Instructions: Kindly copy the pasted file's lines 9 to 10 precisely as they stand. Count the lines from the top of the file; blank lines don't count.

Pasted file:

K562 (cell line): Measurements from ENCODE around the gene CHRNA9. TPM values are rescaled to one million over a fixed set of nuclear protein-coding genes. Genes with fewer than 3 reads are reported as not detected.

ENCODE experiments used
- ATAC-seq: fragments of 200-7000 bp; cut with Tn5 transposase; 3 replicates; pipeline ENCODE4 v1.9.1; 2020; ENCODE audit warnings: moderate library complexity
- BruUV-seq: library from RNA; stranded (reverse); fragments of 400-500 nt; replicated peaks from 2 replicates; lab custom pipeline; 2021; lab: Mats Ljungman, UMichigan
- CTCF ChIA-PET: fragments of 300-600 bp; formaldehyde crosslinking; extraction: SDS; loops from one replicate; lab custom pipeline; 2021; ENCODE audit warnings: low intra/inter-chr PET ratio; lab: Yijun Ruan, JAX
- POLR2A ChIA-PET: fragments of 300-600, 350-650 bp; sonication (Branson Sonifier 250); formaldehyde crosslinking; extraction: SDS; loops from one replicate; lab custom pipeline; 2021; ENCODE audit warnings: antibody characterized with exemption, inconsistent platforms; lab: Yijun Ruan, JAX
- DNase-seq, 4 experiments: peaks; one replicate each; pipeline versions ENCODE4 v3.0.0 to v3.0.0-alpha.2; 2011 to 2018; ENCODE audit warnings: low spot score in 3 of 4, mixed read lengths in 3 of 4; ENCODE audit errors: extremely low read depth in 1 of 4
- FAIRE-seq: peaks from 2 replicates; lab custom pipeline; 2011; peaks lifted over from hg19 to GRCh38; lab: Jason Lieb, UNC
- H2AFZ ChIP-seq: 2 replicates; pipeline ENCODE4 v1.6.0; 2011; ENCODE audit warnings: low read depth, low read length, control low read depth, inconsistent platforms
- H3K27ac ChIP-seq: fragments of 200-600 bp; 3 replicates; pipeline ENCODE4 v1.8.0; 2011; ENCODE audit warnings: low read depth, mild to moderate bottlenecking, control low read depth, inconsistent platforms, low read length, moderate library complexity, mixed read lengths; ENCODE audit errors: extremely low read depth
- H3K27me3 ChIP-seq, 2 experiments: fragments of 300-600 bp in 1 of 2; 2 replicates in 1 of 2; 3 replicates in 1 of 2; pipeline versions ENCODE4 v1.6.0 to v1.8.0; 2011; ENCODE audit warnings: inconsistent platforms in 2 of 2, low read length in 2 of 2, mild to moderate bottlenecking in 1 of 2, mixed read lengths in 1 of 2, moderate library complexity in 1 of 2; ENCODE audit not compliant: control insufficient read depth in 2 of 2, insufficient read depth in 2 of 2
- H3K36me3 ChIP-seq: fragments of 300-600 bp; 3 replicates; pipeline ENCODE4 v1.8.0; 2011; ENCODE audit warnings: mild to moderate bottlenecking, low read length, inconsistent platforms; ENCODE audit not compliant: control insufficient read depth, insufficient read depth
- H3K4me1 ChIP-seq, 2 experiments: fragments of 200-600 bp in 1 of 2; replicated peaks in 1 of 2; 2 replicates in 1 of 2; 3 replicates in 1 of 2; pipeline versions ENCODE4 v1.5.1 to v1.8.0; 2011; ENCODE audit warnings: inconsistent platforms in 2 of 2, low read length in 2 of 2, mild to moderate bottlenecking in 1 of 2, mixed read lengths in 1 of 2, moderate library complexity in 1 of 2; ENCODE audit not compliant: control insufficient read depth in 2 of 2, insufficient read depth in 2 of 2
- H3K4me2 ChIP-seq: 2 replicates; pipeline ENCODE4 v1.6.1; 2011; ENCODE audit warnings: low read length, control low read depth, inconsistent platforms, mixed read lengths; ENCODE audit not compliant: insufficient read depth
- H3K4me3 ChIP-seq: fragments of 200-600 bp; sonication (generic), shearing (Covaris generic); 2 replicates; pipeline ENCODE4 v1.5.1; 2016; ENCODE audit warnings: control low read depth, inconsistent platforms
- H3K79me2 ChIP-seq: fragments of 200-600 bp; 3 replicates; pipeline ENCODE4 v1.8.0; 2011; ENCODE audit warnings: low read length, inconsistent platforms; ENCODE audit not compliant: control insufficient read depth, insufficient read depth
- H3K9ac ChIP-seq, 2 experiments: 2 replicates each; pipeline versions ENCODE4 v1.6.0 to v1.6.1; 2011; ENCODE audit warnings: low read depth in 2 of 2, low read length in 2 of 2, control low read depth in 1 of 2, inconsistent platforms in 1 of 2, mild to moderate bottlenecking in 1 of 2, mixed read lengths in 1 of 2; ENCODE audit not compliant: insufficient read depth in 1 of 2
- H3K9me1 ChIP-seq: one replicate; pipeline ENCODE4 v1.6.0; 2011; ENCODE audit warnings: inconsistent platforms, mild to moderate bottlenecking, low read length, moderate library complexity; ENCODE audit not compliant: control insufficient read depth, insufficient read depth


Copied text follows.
- H2AFZ ChIP-seq: 2 replicates; pipeline ENCODE4 v1.6.0; 2011; ENCODE audit warnings: low read depth, low read length, control low read depth, inconsistent platforms
- H3K27ac ChIP-seq: fragments of 200-600 bp; 3 replicates; pipeline ENCODE4 v1.8.0; 2011; ENCODE audit warnings: low read depth, mild to moderate bottlenecking, control low read depth, inconsistent platforms, low read length, moderate library complexity, mixed read lengths; ENCODE audit errors: extremely low read depth